You must understand under what circumstances you need to communicate the breach. You have a responsibility to inform people whose data you hold. Therefore, develop a communication plan but be clear that you are in control. If there is anything crucial that this communication should achieve, it’s confidence. People like to get the message that the company is in TOTAL control no matter the damage. Some might not be so keen on the extent of the attack, but the assurance that their interests are well taken care of is sufficient.
Take caution not to give the wrong impression that all is under control when things are actually bad. Be honest.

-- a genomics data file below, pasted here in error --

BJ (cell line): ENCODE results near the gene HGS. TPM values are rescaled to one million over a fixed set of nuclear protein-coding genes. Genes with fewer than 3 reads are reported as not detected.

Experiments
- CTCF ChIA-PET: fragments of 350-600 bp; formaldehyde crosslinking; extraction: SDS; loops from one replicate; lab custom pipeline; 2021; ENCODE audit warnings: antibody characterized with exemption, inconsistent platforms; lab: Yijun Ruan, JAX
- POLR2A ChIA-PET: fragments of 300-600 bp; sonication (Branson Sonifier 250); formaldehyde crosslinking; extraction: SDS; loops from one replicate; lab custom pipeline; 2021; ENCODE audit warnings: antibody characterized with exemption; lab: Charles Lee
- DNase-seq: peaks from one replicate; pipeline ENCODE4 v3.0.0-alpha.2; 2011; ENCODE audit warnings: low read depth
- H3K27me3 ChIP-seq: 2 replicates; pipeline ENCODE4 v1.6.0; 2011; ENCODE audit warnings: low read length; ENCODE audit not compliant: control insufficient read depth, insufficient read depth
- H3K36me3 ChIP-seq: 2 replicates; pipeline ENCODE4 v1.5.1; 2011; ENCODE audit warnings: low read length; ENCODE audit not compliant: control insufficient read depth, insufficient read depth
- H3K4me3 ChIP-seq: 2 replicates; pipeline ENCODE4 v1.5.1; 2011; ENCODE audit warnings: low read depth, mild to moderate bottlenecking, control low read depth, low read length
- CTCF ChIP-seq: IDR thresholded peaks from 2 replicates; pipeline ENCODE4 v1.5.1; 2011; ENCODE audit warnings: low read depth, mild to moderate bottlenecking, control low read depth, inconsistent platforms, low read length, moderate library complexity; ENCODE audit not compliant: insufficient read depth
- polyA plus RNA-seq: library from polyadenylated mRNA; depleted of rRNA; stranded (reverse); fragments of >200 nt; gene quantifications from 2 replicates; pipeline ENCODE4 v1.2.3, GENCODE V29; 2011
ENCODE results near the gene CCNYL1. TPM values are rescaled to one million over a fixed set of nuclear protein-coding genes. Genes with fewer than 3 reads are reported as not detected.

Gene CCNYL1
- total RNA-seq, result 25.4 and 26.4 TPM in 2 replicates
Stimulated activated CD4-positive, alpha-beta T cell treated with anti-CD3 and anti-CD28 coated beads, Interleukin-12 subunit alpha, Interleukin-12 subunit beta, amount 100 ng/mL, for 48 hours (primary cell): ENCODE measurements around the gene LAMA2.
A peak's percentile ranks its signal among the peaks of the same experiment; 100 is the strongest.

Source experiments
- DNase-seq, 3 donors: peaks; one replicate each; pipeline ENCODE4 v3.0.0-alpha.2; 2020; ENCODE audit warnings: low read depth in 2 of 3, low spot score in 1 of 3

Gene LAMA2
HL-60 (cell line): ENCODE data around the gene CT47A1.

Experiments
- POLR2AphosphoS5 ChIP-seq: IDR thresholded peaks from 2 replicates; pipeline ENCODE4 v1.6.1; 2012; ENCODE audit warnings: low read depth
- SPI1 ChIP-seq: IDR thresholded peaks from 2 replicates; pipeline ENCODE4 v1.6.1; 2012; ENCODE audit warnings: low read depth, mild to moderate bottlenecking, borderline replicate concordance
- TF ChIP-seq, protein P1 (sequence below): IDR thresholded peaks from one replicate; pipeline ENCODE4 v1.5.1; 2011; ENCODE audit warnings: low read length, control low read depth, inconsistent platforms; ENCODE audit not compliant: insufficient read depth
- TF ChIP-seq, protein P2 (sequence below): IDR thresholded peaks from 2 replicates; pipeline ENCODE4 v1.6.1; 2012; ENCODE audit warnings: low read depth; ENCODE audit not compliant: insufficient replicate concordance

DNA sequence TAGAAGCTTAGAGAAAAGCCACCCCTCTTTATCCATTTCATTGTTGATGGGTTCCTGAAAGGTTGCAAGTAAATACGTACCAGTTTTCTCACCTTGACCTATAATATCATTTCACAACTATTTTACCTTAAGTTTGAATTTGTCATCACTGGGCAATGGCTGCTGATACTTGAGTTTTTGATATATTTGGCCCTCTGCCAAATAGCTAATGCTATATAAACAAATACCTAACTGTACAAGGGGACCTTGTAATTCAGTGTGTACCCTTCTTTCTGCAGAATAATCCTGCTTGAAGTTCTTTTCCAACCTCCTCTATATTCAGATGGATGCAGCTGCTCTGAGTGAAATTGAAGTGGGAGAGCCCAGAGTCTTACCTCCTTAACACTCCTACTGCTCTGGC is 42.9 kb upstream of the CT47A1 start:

Step 7: Explore your options with the hackers
Hackers will normally send a ransom note telling the company that they have control of their data and that they should pay the ransom in return for decryption. Most organizations prefer to pay and move on. While the ultimate decision is for the company to make, law enforcement agencies advise against paying ransom as this empowers the criminals to carry out more attacks. There is also the possibility that they can refuse to surrender your data and demand more ransom, setting up the stage for a series of ransom payments that will finally drain your resources and kill your company.
You should engage experts and a legal team to explore other options. Various federal agencies, such as Cybersecurity and Infrastructure Security Agency (CISA), offer assistance and information on how you can handle a ransomware attack before resolving to pay ransom.
Step 8: Review and reinforce the security posture